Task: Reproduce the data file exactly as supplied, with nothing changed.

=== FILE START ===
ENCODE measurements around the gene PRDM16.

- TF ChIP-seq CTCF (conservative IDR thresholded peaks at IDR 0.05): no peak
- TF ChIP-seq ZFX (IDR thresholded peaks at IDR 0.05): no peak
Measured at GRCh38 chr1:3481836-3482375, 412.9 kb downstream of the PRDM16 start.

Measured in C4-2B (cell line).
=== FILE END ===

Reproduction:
ENCODE measurements around the gene PRDM16.

- TF ChIP-seq CTCF (conservative IDR thresholded peaks at IDR 0.05): no peak
- TF ChIP-seq ZFX (IDR thresholded peaks at IDR 0.05): no peak
Measured at GRCh38 chr1:3481836-3482375, 412.9 kb downstream of the PRDM16 start.

Measured in C4-2B (cell line).